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Using Stacks

A short guide to Stacks, a robust CSS & JavaScript Pattern library for rapidly building Stack Overflow.

Stacks is built with a unified goal: We should be writing as little CSS & JavaScript as possible. To achieve this goal, the Stacks team has created a robust set of reusable components. These include components like buttons, tables, and form elements.

We’ve also created a powerful set of atomic classes that can be chained together to create just about any layout without writing a single line of new CSS. Further, these atomic classes can be used as modifiers of pre-existing components.

Stacks is currently included within various Stack Overflow projects automatically. If you’re working on a Stack Overflow project, chances are it’s already available for you! If not, reach out to us and we’ll work on getting it set up.

To include Stacks in other projects, you can install Stacks via NPM: npm install --save @stackoverflow/stacks

You can also include a minified, compiled Stacks CSS style sheet that’s delivered via Unkpg, a CDN for NPM packages. This is good for things like Codepen or other quick prototypes. This CDN should not be considered production-ready. <link rel="stylesheet" href="">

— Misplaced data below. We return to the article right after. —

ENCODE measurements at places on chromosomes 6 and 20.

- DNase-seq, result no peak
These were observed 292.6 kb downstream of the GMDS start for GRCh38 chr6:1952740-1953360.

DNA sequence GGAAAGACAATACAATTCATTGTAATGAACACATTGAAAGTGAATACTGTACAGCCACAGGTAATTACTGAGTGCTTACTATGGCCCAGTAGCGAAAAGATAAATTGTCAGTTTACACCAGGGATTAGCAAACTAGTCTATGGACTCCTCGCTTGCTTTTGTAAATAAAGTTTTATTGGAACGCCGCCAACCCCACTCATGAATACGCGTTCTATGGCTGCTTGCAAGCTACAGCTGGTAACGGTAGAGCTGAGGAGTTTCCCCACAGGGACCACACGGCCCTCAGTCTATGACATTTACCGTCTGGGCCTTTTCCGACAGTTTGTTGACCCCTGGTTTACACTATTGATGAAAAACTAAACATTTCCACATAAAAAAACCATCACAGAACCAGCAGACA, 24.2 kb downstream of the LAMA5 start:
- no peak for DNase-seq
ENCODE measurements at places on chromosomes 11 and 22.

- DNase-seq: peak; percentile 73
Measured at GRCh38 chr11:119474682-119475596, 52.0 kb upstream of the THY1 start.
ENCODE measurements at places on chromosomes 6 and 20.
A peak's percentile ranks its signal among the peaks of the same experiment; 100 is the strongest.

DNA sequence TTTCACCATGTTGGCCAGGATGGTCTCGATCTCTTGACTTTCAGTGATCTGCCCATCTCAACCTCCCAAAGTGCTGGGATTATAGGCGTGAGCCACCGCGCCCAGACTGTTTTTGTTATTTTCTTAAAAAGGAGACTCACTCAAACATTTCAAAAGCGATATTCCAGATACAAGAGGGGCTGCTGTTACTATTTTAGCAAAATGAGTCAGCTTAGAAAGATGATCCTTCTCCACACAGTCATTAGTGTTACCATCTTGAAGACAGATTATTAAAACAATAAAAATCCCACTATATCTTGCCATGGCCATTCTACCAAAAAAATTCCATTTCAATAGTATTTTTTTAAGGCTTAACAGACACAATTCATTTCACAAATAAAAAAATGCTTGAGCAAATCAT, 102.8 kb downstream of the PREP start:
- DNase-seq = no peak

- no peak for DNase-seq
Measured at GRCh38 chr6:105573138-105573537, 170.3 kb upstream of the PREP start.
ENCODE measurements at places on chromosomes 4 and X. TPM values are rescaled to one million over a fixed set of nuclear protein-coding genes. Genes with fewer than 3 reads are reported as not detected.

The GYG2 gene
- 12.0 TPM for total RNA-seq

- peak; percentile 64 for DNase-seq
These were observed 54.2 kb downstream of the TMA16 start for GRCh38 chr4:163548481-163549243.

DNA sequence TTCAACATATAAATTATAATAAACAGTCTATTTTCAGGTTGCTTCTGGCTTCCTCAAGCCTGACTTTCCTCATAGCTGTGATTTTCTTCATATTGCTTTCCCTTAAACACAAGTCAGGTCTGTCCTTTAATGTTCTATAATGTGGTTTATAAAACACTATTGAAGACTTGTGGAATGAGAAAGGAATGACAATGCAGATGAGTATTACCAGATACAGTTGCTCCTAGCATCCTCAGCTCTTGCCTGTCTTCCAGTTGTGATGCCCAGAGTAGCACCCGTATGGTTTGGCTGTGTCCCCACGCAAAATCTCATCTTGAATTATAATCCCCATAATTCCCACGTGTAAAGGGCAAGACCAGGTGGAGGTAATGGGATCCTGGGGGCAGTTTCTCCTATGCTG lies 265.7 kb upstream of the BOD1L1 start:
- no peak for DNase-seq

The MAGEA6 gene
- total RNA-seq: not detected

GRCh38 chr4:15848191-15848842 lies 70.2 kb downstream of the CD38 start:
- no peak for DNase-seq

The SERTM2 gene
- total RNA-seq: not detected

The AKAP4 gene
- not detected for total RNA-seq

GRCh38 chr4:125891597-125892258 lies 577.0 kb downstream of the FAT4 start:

To use Stack’s built-in JavaScript interactivity with your components, refer to the JavaScript guidelines.

If you’re hotlinking to Stacks on the Stack Overflow CDN, you are doing it wrong. You are setting yourself up for breaking upstream changes. Instead, you should install via properly versioned package management like NPM. This will keep you pinned to a stable version.

In order to use Stacks, let’s consider the design you’d like to implement.

  1. My design uses existing components

    Identify if the design you’re implementing uses any existing components. Great, it does? Grab the markup from that component’s example page and paste that into your view.

  2. My design uses existing components, but has some special cases.

    E.g. background colors, border, and font sizes. Awesome, copy the component’s example markup to your view and add an atomic class to override its styling. Practically, this will likely just be adding something like an .mb12 to a button, or hiding something temporarily with .d-none.

  3. My design uses a new pattern that doesn’t have a component yet.

    No worries, let’s build your view by assembling some atomic classes. If you’re doing this more than once, you should help us identify a new pattern by requesting a new component.

  4. My design is super special and…

    I’m going to write a lot of custom CSS from scratch in its own .less file that I’ve included in the bundle. You probably shouldn’t be doing this. With atomic classes, you can build most of what you’re attempting to do without writing a single new line of CSS. The Stacks team would prefer you use these pre-existing classes to build new UI. Every line of CSS you write, the more CSS we have to maintain, the more our users have to download, and the more bytes we have to host.

Need help? Open an issue. We’ll be happy to help.

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